Stereographic Projections of Hypercube Slices

The movies in Projections of Hypercube Slices show orthographic views of the hypercube being sliced in various ways. One of the drawbacks to the orthographic view is that some of the cubical faces of the hypercube are flattened out and hard to see. (This is also one of its advantages, in that the 2D views of the 3D cube being sliced appear within these projections.) The movies below represent the slicing sequences in stereographic projection instead, so that every cube can be seen clearly in each view. You should compare these to the stereographic views available for the 3D cube at Projections of Sliced Cubes.

In the first movie, the hypercube is sliced cube first. The orthographic view showed a cube unchanging, since the far cube and close cube are both the same size in orthographic projection. Here, however, we see the smaller cube as the first slice, and it grows as the slice moves along the "vertical" edges that connect the farther (smaller) cube to the closer (larger) one.

The second movie shows the sequence of slices for the square-first sequence. The projection here looks like one of the views we saw in the rotations of the hypercube movies; it is the symmetric view at frame 16, but rotated in three-space slightly around the vertical axis in the image. The slice first hits the farthest away square (the small one at the center), and travels along the edges from there as it forms the larger and larger rectangular boxes. You should be able to see how the faces sweep out the various cubical faces of the hypercube. Can you locate all eight of these cubes in the dark-blue image of the hypercube?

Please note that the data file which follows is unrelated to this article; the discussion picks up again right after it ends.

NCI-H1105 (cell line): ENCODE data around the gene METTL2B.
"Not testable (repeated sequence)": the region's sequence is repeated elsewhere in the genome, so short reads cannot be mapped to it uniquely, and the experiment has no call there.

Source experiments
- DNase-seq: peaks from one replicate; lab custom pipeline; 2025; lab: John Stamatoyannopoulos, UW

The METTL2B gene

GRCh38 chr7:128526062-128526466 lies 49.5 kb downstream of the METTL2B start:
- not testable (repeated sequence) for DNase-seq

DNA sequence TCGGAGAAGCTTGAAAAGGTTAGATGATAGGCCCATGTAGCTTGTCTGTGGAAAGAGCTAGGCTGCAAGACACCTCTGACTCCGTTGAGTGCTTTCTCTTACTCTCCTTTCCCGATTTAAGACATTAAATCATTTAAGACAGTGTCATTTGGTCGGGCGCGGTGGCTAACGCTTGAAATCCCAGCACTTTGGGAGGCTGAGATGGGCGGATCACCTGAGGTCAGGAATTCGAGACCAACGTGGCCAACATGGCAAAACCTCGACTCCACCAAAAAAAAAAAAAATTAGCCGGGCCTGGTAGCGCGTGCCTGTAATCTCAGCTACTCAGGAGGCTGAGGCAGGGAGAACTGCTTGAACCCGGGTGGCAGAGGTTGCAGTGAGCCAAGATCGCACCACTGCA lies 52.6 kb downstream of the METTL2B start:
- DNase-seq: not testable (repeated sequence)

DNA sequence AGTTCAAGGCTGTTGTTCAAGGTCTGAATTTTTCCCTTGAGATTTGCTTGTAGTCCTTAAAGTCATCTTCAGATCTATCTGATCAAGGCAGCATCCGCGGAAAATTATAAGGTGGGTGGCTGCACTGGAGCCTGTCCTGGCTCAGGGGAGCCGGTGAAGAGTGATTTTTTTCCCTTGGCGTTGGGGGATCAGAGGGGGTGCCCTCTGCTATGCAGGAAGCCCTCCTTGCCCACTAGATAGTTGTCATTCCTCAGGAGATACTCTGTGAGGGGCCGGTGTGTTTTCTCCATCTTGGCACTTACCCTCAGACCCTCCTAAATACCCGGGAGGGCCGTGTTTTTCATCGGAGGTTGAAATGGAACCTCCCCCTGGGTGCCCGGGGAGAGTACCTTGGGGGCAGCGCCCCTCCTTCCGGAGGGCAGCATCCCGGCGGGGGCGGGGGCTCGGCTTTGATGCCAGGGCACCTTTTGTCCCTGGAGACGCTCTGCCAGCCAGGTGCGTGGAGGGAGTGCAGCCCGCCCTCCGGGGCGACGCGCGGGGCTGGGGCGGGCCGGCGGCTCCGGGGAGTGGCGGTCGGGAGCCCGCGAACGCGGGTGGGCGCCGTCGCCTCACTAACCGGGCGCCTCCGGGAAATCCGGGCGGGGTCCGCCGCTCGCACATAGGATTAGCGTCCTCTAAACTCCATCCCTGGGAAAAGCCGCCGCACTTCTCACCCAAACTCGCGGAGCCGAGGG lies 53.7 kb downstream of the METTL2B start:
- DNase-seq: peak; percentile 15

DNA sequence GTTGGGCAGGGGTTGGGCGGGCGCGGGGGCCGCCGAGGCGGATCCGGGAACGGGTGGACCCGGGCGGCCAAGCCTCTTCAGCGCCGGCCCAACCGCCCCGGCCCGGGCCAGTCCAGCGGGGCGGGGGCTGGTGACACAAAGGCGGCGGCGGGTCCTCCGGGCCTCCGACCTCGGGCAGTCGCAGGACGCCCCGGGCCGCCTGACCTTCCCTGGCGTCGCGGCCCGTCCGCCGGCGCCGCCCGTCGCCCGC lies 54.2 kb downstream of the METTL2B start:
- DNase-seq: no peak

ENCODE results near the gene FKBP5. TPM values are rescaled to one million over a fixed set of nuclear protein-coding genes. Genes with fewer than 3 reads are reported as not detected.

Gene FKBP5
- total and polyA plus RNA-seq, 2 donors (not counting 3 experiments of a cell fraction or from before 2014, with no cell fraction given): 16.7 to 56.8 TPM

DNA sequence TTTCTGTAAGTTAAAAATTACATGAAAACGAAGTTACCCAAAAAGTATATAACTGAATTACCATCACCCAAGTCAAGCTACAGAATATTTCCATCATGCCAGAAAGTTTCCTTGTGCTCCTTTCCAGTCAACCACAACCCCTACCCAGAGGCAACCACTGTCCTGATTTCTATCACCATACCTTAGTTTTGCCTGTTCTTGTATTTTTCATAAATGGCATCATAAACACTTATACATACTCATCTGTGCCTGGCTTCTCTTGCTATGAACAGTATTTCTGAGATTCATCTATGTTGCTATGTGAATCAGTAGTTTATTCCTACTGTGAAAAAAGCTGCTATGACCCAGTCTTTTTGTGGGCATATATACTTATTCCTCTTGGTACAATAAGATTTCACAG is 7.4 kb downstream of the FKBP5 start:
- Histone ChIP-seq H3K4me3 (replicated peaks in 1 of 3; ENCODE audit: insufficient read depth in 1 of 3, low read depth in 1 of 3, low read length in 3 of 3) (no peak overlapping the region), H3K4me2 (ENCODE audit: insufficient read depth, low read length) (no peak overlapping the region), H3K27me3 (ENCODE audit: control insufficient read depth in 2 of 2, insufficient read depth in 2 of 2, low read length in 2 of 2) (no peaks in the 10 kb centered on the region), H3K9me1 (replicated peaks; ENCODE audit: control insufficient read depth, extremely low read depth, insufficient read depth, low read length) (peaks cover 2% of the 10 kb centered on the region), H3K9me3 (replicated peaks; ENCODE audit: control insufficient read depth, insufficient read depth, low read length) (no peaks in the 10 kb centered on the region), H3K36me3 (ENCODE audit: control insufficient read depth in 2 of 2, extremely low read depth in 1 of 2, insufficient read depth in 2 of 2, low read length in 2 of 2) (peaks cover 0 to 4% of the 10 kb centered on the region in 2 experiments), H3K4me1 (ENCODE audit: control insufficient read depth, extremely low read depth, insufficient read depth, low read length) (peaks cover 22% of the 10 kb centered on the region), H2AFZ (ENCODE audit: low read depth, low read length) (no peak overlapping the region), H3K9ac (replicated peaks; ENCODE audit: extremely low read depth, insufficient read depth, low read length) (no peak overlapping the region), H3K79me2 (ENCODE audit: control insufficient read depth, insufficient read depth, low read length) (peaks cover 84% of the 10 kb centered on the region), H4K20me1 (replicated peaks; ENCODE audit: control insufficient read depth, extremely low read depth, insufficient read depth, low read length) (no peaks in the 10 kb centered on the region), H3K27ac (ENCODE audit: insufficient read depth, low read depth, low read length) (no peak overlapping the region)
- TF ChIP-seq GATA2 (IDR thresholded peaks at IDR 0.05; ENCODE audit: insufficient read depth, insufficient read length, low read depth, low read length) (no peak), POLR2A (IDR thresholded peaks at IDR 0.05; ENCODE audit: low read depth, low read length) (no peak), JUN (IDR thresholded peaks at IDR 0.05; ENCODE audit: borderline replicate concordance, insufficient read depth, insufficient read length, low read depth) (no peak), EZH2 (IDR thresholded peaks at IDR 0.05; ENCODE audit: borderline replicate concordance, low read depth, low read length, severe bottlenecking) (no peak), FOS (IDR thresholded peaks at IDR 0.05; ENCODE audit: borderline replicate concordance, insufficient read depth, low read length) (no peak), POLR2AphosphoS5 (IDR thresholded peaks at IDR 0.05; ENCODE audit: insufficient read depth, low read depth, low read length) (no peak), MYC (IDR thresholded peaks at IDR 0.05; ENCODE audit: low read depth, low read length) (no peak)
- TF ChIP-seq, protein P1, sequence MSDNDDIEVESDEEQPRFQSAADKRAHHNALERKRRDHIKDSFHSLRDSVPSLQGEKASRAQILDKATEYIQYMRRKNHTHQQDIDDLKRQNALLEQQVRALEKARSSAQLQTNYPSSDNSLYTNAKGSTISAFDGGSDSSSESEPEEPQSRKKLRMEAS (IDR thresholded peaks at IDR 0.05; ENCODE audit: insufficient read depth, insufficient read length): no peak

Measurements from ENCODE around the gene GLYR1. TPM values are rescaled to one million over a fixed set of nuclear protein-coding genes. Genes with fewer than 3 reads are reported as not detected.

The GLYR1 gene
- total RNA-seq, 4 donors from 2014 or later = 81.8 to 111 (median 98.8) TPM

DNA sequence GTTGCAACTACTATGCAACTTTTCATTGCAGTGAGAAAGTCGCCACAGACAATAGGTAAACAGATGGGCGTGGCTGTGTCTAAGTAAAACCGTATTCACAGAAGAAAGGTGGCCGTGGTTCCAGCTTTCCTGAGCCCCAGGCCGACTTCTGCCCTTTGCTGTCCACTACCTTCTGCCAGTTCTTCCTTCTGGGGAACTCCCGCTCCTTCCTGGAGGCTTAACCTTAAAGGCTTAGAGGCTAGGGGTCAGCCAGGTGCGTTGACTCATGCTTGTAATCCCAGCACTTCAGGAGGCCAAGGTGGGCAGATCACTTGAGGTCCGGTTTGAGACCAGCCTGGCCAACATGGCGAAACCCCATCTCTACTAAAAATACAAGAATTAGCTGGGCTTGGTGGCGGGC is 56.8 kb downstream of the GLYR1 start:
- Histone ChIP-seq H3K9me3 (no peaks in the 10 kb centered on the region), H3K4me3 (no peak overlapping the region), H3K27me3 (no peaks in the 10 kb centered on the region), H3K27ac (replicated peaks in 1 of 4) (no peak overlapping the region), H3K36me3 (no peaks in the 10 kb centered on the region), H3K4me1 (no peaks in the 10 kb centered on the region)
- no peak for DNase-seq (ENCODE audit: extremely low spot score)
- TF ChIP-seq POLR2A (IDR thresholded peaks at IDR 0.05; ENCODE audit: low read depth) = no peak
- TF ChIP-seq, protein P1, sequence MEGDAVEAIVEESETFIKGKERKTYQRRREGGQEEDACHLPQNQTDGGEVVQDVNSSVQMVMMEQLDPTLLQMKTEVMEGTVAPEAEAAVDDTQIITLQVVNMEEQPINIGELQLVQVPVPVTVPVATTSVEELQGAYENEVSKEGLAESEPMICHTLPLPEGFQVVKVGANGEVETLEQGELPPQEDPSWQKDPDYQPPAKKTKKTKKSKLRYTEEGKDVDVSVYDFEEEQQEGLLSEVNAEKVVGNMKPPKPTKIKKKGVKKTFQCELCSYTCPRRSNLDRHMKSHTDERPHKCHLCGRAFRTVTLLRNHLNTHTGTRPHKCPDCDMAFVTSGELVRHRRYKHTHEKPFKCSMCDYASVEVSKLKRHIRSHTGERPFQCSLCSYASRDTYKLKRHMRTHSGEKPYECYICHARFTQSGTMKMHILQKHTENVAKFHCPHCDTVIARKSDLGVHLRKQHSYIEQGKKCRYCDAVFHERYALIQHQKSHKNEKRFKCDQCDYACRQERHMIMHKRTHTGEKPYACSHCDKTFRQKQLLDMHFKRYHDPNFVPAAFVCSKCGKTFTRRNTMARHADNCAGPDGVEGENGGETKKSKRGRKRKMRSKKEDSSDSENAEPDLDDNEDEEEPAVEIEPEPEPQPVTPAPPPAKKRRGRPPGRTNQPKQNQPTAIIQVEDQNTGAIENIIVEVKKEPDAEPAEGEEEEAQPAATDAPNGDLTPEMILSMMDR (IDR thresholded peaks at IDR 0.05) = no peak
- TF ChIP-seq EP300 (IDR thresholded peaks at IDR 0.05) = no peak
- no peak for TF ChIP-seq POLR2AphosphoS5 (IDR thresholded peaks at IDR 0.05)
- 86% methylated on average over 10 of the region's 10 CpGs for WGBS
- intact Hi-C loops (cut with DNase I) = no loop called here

The third movie shows the edge-first slicing sequence. Here, the farthest edge is shorter than the closer one (just as it is in the stereographic view of the 3D cube edge first), so we see a small triangular prism growing as the slice progresses. Notice how the top and bottom of the prism sweep out the top and bottom cubes of the hypercube (which are no longer flattened out, as they were in the orthographic view).

The stereographic view of corner-first is only slightly different from the orthographic view, since all eight cubes are already fully visible even in the orthograohic projection. The only difference is that four of the corners are slightly closer to the center and four slightly farther than the other six vertices (this is like the stereographic view of the cube corner first). Since there is nothing new to see, this movie is omitted.

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